4 Things Bird Owners Need To Know About Feather Cysts

3 January 2016
 Categories: , Blog

People can develop painful cysts due to ingrown hairs, and a similar phenomenon can happen in birds. If your bird develops ingrown feathers, they may develop a granulomatous mass, known as a feather cyst, in the area. Here are four things bird owners need to know about feather cysts.

How do feather cysts form?

Ingrown feathers happen for the same reason as ingrown hairs. When your bird loses a feather, a new feather grows out of the follicle to replace it. If all goes well, this new feather will break through the skin, but sometimes, it gets stuck beneath the skin and curls inwards.

When feathers get trapped beneath the skin, they cause irritation. In response to this irritation, your bird's body creates a mass around the feather. This mass then fills with keratin, a type of protein, and will continue to grow until the offending feather is removed.

What are the signs of feather cysts?

If your bird develops feather cysts, you'll notice lumps on their skin. Over time, these lumps will continue to grow larger, and you may see your bird trying to peck or scratch at them. Just like the ingrown hairs that people get, ingrown feathers are painful, and affected birds may seem lethargic or grumpy until their cysts are dealt with.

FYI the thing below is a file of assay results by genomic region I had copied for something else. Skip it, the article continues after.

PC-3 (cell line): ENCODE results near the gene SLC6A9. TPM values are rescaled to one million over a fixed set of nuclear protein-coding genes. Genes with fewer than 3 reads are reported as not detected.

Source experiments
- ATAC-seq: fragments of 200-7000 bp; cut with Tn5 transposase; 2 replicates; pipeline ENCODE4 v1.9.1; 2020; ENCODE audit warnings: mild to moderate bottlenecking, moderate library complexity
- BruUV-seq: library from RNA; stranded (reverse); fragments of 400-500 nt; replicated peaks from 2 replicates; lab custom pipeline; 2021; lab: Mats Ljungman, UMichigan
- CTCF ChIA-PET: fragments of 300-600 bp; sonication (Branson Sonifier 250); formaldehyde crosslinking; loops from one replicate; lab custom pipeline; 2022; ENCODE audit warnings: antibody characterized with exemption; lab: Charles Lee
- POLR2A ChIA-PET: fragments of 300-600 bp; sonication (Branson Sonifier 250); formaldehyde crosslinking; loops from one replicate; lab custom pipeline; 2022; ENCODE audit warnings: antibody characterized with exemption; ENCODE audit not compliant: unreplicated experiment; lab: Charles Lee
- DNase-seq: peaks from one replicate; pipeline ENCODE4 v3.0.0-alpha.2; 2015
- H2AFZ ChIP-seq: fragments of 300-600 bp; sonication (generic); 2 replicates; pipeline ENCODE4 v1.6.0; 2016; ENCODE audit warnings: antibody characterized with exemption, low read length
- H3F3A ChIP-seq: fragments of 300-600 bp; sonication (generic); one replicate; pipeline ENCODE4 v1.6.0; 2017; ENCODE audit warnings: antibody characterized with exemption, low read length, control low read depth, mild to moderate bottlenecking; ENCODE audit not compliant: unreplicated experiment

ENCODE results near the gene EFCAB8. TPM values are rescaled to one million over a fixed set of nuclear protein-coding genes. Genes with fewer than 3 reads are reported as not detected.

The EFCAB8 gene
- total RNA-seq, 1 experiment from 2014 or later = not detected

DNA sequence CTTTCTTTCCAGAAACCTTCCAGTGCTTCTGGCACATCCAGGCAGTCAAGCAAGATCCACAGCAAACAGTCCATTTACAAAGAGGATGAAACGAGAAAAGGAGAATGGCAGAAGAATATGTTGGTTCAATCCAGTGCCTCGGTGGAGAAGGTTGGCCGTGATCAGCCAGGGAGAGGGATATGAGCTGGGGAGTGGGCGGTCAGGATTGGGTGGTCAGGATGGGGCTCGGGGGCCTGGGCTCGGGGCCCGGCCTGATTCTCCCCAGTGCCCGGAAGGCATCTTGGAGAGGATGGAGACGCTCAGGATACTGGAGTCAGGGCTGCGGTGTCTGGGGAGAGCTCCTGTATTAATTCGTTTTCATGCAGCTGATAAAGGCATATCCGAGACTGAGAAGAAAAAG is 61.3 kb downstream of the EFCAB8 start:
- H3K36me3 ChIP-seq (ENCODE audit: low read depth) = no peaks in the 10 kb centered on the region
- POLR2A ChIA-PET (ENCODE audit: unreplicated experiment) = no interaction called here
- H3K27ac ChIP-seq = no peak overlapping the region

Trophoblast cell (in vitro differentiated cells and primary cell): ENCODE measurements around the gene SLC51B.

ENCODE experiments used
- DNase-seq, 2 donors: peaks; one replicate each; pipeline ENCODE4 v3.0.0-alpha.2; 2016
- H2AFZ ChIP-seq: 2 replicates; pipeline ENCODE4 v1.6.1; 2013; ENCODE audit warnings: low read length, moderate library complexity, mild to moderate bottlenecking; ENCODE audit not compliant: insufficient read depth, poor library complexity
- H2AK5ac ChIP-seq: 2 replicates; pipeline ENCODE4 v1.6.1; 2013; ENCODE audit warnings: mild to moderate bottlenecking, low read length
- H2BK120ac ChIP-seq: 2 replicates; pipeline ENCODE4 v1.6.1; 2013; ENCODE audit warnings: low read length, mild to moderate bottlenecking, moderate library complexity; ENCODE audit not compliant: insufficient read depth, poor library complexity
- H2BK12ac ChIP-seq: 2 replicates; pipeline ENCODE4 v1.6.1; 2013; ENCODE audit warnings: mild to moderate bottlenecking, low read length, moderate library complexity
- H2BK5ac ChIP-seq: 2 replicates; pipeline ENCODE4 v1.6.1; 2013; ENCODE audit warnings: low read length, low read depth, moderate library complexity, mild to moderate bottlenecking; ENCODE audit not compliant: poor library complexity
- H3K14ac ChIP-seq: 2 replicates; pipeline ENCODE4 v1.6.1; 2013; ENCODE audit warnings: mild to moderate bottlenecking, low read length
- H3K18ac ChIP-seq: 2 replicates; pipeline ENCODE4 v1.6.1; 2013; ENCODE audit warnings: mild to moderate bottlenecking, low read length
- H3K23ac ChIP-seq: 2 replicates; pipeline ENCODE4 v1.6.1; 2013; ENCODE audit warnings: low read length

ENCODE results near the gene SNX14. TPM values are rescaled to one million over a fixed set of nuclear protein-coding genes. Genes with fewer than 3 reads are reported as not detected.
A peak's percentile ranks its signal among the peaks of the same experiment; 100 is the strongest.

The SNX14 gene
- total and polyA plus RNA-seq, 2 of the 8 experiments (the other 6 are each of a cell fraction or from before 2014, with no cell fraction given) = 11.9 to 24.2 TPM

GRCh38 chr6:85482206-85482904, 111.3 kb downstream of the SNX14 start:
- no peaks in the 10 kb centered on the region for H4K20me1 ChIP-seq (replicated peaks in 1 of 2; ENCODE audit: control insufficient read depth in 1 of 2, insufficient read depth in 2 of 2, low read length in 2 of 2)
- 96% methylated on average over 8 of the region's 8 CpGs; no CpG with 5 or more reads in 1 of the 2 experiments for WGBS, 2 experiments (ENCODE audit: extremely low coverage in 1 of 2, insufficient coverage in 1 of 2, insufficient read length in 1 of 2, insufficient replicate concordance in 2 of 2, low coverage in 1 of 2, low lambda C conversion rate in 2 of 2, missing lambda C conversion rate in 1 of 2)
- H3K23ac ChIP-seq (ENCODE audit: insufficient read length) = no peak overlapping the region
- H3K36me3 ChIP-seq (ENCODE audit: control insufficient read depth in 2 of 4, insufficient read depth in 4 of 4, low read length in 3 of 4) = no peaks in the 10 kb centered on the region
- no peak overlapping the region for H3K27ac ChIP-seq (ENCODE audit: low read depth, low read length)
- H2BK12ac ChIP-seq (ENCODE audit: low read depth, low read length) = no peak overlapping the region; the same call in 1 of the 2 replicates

Are they dangerous for birds?

Feather cysts are painful, but they can also be dangerous. If the cyst isn't treated, it will eventually break open on its own. The broken skin will then be susceptible to infection. To avoid dangerous secondary infections, get feather cysts treated promptly.

How do vets treat them?

Your vet can carefully squeeze the keratin out of the cyst. Don't try to do this yourself at home as it's not as simple as popping a pimple; the cyst can bleed quite badly after being squeezed. Once the cyst has been drained, it will eventually re-fill, so the treatment will need to be repeated as necessary.

To cure the cyst permanently, surgery is required. This surgery involves extensively dissecting the feather follicle, according to the Merck Veterinary Manual. Once the cyst and the ingrown feather have been removed, your vet will pack the area with styptic wadding or seal it with sutures, depending on the size of the surgical area. This procedure may not be practical if your bird has many affected feathers.

If you think your bird has feather cysts, take them to a vet, like those at Edinburgh Animal Hospital, right away.